Fifth step, sub-category: It can be a little difficult to do a test drive. I mean, what are you looking for? It drives, yes? Good. This most recent time, when we drove the first car Paul said it drove a little rough/loud, and I said I didn’t notice anything. But then when we drove the second car, it was much quieter and there was less vibration, so then I saw what he meant. You can also be like, “Ug/yay, I hate/love the sunroof,” and/or “Wait, what is that stain?,” and/or “I have no idea how to work these buttons,” and/or “These seats are extremely slippery, and this headrest is worn down to the fluff,” or WHATEVER.

Sixth step is choosing one—or leaving, if you don’t find anything. But all three times we HAVE found something.

Wait, the real first step is financing, if you are not going to be paying by check or by paper bag full of cash. When we need financing, we get a loan ahead of time online (we used the same site we’d used for our mortgage); the lender sends us a blank check to use to pay for the car. We have seen fellow customers getting financing through the dealership, and it seems to involve a very long additional session.

The seventh step is sitting down at the salesperson’s desk. This is the start of the unbelievably long process. Why does it take so long? Maybe one among us is a car salesperson or related to a car salesperson and can tell us. Because from the customer point of view, it seems like a lot of waiting. The salesperson takes some information: whose name will the car be in? Okay, let’s see your license. What’s your address? phone number? How will you be paying? How will the car be used—commuting? scooting about town? Sign here that you understand this. Sign here that you understand that. Sign here that you understand privacy. There is some small-talk about children, and about a recent day when things were so crazy here. Meanwhile we are “just waiting for the…” paperwork/inspection/cleaning/title/keys, and for the options guy to be available.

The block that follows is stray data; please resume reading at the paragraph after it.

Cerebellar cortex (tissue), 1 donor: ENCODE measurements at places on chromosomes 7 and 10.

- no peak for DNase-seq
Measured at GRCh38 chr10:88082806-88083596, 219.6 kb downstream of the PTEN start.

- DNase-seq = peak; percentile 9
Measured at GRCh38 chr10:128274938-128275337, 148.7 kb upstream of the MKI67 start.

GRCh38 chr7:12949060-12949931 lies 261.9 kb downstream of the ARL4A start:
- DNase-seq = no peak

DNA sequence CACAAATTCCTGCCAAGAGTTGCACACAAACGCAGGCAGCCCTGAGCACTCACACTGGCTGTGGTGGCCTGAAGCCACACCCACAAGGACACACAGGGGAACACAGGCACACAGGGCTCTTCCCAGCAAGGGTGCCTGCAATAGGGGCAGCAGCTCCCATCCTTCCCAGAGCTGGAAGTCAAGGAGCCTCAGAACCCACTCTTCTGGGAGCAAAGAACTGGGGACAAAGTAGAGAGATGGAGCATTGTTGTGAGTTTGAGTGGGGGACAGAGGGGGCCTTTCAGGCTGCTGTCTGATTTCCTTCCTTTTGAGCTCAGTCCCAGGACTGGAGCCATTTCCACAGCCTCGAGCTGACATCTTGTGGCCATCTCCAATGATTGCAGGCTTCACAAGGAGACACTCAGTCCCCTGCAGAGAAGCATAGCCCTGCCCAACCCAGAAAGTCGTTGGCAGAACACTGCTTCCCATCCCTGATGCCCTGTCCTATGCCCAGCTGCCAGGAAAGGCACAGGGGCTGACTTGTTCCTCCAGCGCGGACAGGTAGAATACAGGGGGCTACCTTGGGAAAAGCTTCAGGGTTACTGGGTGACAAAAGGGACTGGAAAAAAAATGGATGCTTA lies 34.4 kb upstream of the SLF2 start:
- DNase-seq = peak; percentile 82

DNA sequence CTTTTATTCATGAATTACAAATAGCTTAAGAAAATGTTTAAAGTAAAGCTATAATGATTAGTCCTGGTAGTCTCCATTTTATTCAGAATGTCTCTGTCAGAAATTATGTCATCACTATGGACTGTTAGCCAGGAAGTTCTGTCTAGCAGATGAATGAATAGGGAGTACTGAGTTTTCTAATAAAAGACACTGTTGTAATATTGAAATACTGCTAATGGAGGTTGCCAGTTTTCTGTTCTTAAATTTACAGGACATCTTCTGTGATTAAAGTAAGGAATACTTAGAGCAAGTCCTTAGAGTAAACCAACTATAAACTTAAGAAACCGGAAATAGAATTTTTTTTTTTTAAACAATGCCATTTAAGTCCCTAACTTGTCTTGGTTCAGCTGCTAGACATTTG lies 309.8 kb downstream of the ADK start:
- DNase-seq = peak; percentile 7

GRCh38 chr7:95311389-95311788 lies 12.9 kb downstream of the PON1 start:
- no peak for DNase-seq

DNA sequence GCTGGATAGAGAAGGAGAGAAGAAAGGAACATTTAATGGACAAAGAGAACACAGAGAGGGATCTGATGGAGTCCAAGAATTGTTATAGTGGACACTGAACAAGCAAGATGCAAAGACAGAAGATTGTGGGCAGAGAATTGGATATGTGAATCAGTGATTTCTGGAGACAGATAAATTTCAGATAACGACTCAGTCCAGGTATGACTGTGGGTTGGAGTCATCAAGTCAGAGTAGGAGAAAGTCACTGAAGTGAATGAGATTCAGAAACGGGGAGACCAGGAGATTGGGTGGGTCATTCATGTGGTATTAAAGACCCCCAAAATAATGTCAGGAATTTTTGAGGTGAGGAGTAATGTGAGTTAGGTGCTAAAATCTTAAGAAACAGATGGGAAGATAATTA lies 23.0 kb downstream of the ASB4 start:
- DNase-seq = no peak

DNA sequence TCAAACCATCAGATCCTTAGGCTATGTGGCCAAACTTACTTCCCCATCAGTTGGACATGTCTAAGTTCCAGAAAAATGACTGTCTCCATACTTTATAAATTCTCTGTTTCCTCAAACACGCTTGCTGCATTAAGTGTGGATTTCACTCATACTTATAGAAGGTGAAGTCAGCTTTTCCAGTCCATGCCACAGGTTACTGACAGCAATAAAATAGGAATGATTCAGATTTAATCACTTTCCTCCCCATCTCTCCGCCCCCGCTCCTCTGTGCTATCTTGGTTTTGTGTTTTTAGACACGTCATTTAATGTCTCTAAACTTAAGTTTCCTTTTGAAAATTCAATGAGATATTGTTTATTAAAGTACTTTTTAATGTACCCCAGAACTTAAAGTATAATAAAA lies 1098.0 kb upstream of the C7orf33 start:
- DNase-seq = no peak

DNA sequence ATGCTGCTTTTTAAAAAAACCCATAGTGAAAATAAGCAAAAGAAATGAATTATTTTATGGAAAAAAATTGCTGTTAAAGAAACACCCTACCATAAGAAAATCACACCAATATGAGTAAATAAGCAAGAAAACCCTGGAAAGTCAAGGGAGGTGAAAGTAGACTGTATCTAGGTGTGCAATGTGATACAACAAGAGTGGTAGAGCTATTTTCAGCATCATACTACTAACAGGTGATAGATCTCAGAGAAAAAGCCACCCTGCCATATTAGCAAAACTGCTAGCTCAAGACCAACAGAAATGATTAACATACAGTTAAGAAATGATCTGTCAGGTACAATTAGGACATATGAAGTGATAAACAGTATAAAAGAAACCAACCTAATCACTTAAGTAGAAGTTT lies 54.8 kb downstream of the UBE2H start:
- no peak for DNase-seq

There is apparently no way to avoid the eighth step, which is “seeing the options guy.” In our experience he is always the slickest, highest-pressurey, salespersonyish person of all. He will try to sell you a three-year parts/repairs plan for $3400: it covers parts and repairs! I mean, not all repairs. And not all parts. But lots of them! It’s such a good deal, even though it costs a third of what you’re paying for the car. He has a booklet with a semi-transparent overlay that shows you how great this plan is. When you say no, he will ask if he can ask why. You’ll tell him it’s because these are such great cars: you’ve bought two of them before at this very dealership, and neither one gave you any trouble for YEARS. He will then say, listen, you’ve bought cars here, you’re valued customers, he just wants to see you happy: he can give it to you for $2900. He’ll underline it AND circle it. You will say no again, and he will say he is not trying to make a profit here, he just cares about you and your car. He doesn’t want to see you stuck with the costs. Look at the costs! He will show you a chart of a car with arrows pointing to the expensive places. You will say no again. He will sigh. Listen. He can offer it to you at HIS cost, $2300. He’s not making any money here. Listen, as a former mechanic, he can tell you: car repairs are expensive. He would hate to see you stuck with that. He’s not trying to sell you anything unreasonable—he’s not going to suggest the theft insurance, not in our nice city! and you don’t need the nick-and-ding insurance, not for a used car. But he can see you’re smart consumers and you know even one visit to a mechanic can cost what three years of insurance cost, amirite? …Still no? Are you sure? Okay. Sign here, and please write out longhand that you are declining all the available safeguards at your own risk. He’ll shake his head, feeling sorry for your future expenses. He’ll print out the final paperwork. And then, he will turn to your husband: “I know you’re the one who really makes the decisions” (he’ll say it like it’s a winking joke, but it will not fly)—and he’ll show him a paper with $1900 written on it; he’ll slide it furtively, as if he is really not supposed to be doing this but he LIKES you(r husband), even after only a few minutes’ acquaintance. This is after YOU have signed something saying no to $2300, which he said was “his cost.” Oh, so he is going to take a personal $400 loss so that you can have this plan? Your husband is not going for it, and you are not pleased with these shenanigans. Sign here and here.